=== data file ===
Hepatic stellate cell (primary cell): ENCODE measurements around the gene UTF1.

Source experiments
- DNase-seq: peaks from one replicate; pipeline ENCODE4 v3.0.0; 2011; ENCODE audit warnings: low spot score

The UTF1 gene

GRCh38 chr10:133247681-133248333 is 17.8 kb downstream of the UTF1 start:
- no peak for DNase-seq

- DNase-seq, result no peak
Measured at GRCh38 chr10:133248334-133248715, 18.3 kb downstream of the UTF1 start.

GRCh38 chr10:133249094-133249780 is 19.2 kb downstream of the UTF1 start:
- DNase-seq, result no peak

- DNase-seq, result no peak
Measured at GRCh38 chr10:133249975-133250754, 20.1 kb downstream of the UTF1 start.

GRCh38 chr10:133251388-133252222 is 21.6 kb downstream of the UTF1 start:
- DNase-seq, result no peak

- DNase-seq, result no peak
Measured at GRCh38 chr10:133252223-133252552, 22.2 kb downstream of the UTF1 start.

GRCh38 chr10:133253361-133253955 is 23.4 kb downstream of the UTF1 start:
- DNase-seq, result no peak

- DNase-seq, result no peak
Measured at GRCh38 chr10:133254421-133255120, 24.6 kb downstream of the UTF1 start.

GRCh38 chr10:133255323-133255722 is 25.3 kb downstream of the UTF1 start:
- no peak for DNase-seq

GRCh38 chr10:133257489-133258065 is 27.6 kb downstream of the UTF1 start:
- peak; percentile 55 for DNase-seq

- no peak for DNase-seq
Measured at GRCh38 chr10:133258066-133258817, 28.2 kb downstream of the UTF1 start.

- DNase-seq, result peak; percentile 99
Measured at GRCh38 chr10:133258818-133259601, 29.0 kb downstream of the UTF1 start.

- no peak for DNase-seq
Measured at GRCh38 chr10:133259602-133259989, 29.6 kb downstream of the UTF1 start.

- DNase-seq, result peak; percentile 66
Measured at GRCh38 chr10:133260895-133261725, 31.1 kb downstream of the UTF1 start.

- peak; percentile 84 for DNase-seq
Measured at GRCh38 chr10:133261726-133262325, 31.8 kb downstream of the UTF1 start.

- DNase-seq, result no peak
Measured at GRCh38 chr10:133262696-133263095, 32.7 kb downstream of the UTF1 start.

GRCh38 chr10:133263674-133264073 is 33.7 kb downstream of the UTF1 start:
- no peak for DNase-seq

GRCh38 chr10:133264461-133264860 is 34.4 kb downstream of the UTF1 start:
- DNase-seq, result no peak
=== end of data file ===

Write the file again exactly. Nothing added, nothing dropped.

Hepatic stellate cell (primary cell): ENCODE measurements around the gene UTF1.

Source experiments
- DNase-seq: peaks from one replicate; pipeline ENCODE4 v3.0.0; 2011; ENCODE audit warnings: low spot score

The UTF1 gene

GRCh38 chr10:133247681-133248333 is 17.8 kb downstream of the UTF1 start:
- no peak for DNase-seq

- DNase-seq, result no peak
Measured at GRCh38 chr10:133248334-133248715, 18.3 kb downstream of the UTF1 start.

GRCh38 chr10:133249094-133249780 is 19.2 kb downstream of the UTF1 start:
- DNase-seq, result no peak

- DNase-seq, result no peak
Measured at GRCh38 chr10:133249975-133250754, 20.1 kb downstream of the UTF1 start.

GRCh38 chr10:133251388-133252222 is 21.6 kb downstream of the UTF1 start:
- DNase-seq, result no peak

- DNase-seq, result no peak
Measured at GRCh38 chr10:133252223-133252552, 22.2 kb downstream of the UTF1 start.

GRCh38 chr10:133253361-133253955 is 23.4 kb downstream of the UTF1 start:
- DNase-seq, result no peak

- DNase-seq, result no peak
Measured at GRCh38 chr10:133254421-133255120, 24.6 kb downstream of the UTF1 start.

GRCh38 chr10:133255323-133255722 is 25.3 kb downstream of the UTF1 start:
- no peak for DNase-seq

GRCh38 chr10:133257489-133258065 is 27.6 kb downstream of the UTF1 start:
- peak; percentile 55 for DNase-seq

- no peak for DNase-seq
Measured at GRCh38 chr10:133258066-133258817, 28.2 kb downstream of the UTF1 start.

- DNase-seq, result peak; percentile 99
Measured at GRCh38 chr10:133258818-133259601, 29.0 kb downstream of the UTF1 start.

- no peak for DNase-seq
Measured at GRCh38 chr10:133259602-133259989, 29.6 kb downstream of the UTF1 start.

- DNase-seq, result peak; percentile 66
Measured at GRCh38 chr10:133260895-133261725, 31.1 kb downstream of the UTF1 start.

- peak; percentile 84 for DNase-seq
Measured at GRCh38 chr10:133261726-133262325, 31.8 kb downstream of the UTF1 start.

- DNase-seq, result no peak
Measured at GRCh38 chr10:133262696-133263095, 32.7 kb downstream of the UTF1 start.

GRCh38 chr10:133263674-133264073 is 33.7 kb downstream of the UTF1 start:
- no peak for DNase-seq

GRCh38 chr10:133264461-133264860 is 34.4 kb downstream of the UTF1 start:
- DNase-seq, result no peak